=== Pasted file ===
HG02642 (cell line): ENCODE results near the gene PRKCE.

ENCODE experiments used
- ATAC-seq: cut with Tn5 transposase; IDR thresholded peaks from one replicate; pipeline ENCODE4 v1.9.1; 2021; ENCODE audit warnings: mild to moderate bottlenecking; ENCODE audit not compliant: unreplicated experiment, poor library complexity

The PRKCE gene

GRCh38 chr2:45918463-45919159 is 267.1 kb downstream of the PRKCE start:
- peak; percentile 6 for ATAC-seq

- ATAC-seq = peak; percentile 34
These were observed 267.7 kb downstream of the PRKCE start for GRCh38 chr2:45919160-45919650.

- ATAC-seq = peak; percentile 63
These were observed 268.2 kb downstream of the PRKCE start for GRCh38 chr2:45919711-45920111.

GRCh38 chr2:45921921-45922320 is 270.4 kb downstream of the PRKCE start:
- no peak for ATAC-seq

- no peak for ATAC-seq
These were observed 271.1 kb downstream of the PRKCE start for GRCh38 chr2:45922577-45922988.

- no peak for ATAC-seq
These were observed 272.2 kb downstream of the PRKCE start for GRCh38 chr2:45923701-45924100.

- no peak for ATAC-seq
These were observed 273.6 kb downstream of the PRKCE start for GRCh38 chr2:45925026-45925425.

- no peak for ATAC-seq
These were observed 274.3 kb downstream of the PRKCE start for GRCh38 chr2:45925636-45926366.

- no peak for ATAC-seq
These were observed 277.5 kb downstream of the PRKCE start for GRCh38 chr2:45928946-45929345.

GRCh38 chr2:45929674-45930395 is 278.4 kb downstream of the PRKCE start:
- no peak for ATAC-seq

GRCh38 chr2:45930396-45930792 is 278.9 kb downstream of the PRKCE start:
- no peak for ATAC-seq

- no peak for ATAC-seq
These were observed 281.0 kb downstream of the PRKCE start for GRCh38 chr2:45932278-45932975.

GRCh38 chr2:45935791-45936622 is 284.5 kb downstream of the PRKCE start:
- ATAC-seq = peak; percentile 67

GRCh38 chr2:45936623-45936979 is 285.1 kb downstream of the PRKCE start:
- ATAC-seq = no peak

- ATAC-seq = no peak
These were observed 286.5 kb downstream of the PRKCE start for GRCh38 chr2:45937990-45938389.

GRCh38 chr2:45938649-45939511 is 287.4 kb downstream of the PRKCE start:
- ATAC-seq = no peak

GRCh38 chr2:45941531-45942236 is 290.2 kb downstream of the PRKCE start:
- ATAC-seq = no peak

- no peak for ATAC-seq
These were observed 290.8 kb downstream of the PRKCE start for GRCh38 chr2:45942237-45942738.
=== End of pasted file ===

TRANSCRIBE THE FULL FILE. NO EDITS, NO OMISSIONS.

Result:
HG02642 (cell line): ENCODE results near the gene PRKCE.

ENCODE experiments used
- ATAC-seq: cut with Tn5 transposase; IDR thresholded peaks from one replicate; pipeline ENCODE4 v1.9.1; 2021; ENCODE audit warnings: mild to moderate bottlenecking; ENCODE audit not compliant: unreplicated experiment, poor library complexity

The PRKCE gene

GRCh38 chr2:45918463-45919159 is 267.1 kb downstream of the PRKCE start:
- peak; percentile 6 for ATAC-seq

- ATAC-seq = peak; percentile 34
These were observed 267.7 kb downstream of the PRKCE start for GRCh38 chr2:45919160-45919650.

- ATAC-seq = peak; percentile 63
These were observed 268.2 kb downstream of the PRKCE start for GRCh38 chr2:45919711-45920111.

GRCh38 chr2:45921921-45922320 is 270.4 kb downstream of the PRKCE start:
- no peak for ATAC-seq

- no peak for ATAC-seq
These were observed 271.1 kb downstream of the PRKCE start for GRCh38 chr2:45922577-45922988.

- no peak for ATAC-seq
These were observed 272.2 kb downstream of the PRKCE start for GRCh38 chr2:45923701-45924100.

- no peak for ATAC-seq
These were observed 273.6 kb downstream of the PRKCE start for GRCh38 chr2:45925026-45925425.

- no peak for ATAC-seq
These were observed 274.3 kb downstream of the PRKCE start for GRCh38 chr2:45925636-45926366.

- no peak for ATAC-seq
These were observed 277.5 kb downstream of the PRKCE start for GRCh38 chr2:45928946-45929345.

GRCh38 chr2:45929674-45930395 is 278.4 kb downstream of the PRKCE start:
- no peak for ATAC-seq

GRCh38 chr2:45930396-45930792 is 278.9 kb downstream of the PRKCE start:
- no peak for ATAC-seq

- no peak for ATAC-seq
These were observed 281.0 kb downstream of the PRKCE start for GRCh38 chr2:45932278-45932975.

GRCh38 chr2:45935791-45936622 is 284.5 kb downstream of the PRKCE start:
- ATAC-seq = peak; percentile 67

GRCh38 chr2:45936623-45936979 is 285.1 kb downstream of the PRKCE start:
- ATAC-seq = no peak

- ATAC-seq = no peak
These were observed 286.5 kb downstream of the PRKCE start for GRCh38 chr2:45937990-45938389.

GRCh38 chr2:45938649-45939511 is 287.4 kb downstream of the PRKCE start:
- ATAC-seq = no peak

GRCh38 chr2:45941531-45942236 is 290.2 kb downstream of the PRKCE start:
- ATAC-seq = no peak

- no peak for ATAC-seq
These were observed 290.8 kb downstream of the PRKCE start for GRCh38 chr2:45942237-45942738.